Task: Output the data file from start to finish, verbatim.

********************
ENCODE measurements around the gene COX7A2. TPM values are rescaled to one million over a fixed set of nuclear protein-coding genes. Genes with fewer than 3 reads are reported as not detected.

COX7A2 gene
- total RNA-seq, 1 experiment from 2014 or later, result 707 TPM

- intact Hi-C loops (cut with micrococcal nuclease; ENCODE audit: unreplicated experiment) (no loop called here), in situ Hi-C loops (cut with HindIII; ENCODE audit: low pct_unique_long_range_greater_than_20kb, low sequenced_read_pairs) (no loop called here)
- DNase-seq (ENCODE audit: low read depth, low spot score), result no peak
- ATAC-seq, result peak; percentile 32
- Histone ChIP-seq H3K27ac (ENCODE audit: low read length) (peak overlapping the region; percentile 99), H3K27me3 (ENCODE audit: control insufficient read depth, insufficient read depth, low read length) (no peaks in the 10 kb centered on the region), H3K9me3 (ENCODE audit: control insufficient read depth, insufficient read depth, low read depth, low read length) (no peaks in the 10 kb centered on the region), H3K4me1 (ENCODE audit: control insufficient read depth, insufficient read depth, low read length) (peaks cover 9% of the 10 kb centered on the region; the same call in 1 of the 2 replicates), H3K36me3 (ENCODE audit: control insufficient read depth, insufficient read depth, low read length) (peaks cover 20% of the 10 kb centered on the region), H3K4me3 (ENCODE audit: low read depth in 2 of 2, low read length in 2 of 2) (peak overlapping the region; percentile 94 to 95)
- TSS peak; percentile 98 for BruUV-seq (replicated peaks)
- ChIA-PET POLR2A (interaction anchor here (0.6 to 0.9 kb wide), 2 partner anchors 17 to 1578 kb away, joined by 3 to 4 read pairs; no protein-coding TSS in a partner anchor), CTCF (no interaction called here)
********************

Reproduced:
ENCODE measurements around the gene COX7A2. TPM values are rescaled to one million over a fixed set of nuclear protein-coding genes. Genes with fewer than 3 reads are reported as not detected.

COX7A2 gene
- total RNA-seq, 1 experiment from 2014 or later, result 707 TPM

- intact Hi-C loops (cut with micrococcal nuclease; ENCODE audit: unreplicated experiment) (no loop called here), in situ Hi-C loops (cut with HindIII; ENCODE audit: low pct_unique_long_range_greater_than_20kb, low sequenced_read_pairs) (no loop called here)
- DNase-seq (ENCODE audit: low read depth, low spot score), result no peak
- ATAC-seq, result peak; percentile 32
- Histone ChIP-seq H3K27ac (ENCODE audit: low read length) (peak overlapping the region; percentile 99), H3K27me3 (ENCODE audit: control insufficient read depth, insufficient read depth, low read length) (no peaks in the 10 kb centered on the region), H3K9me3 (ENCODE audit: control insufficient read depth, insufficient read depth, low read depth, low read length) (no peaks in the 10 kb centered on the region), H3K4me1 (ENCODE audit: control insufficient read depth, insufficient read depth, low read length) (peaks cover 9% of the 10 kb centered on the region; the same call in 1 of the 2 replicates), H3K36me3 (ENCODE audit: control insufficient read depth, insufficient read depth, low read length) (peaks cover 20% of the 10 kb centered on the region), H3K4me3 (ENCODE audit: low read depth in 2 of 2, low read length in 2 of 2) (peak overlapping the region; percentile 94 to 95)
- TSS peak; percentile 98 for BruUV-seq (replicated peaks)
- ChIA-PET POLR2A (interaction anchor here (0.6 to 0.9 kb wide), 2 partner anchors 17 to 1578 kb away, joined by 3 to 4 read pairs; no protein-coding TSS in a partner anchor), CTCF (no interaction called here)